DATABASE: Phosphorylation Station

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Science  23 Nov 2001:
Vol. 294, Issue 5547, pp. 1623
DOI: 10.1126/science.294.5547.1623b

Cells can activate or hamstring their proteins by sticking on phosphate groups, which change the protein's shape. The reaction, called protein phosphorylation, “is probably one of the most important regulatory mechanisms in cells,” says biochemist Peter Kennelly of Virginia Tech in Blacksburg. Drawing from more than 20 years' worth of publications, this brand-new Web site from Kennelly and colleagues provides a wealth of data on the phosphorylated proteins of bacteria and archaea. The database specifies the functional effects of phosphorylation (if known) and the amino acids involved, as well as offering the original reference and links to PubMed and the usual gene and protein databases.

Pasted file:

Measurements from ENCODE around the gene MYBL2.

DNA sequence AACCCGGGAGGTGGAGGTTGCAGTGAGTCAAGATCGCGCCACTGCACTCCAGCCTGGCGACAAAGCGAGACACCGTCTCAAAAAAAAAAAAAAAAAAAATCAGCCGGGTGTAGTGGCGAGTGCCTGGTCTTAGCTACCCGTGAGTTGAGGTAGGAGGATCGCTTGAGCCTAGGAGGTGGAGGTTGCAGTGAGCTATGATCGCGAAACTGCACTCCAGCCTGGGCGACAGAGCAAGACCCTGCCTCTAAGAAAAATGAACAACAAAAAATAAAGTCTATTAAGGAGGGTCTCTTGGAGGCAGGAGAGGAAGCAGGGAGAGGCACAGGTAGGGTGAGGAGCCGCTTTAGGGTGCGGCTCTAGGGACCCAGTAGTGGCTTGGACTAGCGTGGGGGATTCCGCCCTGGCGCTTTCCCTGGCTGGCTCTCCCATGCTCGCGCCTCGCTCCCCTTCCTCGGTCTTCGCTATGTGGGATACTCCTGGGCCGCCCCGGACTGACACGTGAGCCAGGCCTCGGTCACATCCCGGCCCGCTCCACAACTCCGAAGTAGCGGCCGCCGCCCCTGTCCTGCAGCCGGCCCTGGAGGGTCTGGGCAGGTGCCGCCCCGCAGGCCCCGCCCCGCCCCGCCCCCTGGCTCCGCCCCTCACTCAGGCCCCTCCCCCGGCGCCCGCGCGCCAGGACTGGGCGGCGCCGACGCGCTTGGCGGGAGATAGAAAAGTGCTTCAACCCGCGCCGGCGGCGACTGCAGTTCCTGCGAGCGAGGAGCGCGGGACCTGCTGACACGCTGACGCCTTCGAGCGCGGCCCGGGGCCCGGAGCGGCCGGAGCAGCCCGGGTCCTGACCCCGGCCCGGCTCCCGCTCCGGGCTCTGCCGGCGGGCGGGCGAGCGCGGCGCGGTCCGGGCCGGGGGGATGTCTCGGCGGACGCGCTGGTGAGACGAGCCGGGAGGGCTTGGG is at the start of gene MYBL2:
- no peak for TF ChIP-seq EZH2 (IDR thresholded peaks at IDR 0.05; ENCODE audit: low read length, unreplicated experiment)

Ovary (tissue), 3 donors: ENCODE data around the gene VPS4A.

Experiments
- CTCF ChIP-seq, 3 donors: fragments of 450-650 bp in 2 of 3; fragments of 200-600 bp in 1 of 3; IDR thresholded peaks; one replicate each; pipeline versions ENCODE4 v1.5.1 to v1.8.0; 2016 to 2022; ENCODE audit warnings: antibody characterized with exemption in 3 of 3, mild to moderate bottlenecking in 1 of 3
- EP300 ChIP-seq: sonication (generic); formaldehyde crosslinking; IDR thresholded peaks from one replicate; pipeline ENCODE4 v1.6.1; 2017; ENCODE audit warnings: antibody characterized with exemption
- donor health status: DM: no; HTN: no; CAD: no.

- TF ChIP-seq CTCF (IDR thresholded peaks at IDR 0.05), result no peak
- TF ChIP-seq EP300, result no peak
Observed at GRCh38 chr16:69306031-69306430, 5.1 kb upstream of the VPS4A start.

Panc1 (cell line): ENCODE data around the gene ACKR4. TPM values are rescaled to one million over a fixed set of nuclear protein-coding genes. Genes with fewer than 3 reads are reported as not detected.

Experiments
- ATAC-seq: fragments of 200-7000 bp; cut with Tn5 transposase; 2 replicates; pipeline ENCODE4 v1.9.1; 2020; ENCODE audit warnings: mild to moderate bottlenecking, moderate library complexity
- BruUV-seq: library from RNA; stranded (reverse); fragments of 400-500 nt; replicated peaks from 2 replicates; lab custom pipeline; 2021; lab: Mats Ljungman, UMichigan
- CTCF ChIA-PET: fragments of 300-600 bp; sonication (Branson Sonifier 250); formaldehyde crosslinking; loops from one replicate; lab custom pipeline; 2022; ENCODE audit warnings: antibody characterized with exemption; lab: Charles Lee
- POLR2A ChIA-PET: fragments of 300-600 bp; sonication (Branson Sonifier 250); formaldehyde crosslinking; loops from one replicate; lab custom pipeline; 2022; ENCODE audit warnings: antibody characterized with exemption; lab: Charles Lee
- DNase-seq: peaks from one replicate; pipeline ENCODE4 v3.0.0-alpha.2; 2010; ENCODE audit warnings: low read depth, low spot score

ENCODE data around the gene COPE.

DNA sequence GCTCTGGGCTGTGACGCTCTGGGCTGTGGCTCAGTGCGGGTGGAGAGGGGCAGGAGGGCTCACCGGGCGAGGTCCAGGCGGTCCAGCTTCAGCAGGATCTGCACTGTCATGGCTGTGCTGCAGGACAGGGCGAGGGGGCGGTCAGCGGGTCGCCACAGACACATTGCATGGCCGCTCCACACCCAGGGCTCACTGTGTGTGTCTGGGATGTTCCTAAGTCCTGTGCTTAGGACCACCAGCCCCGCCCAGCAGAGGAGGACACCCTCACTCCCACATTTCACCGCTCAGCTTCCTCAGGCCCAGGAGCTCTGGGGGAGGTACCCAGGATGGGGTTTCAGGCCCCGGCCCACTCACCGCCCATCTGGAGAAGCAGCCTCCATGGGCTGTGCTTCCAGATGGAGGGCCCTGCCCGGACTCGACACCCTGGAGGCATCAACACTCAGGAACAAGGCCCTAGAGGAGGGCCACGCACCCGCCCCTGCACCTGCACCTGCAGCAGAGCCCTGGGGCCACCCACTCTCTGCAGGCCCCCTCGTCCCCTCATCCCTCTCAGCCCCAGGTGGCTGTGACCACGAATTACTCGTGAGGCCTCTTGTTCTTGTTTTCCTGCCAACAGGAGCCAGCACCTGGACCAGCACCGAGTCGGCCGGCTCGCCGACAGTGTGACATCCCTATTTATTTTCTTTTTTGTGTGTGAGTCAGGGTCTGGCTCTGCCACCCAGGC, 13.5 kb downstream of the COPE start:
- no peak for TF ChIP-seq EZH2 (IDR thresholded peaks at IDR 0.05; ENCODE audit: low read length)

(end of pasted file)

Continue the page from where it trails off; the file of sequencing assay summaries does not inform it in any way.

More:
vigen.biochem.vt.edu/xpd/xpd.htm

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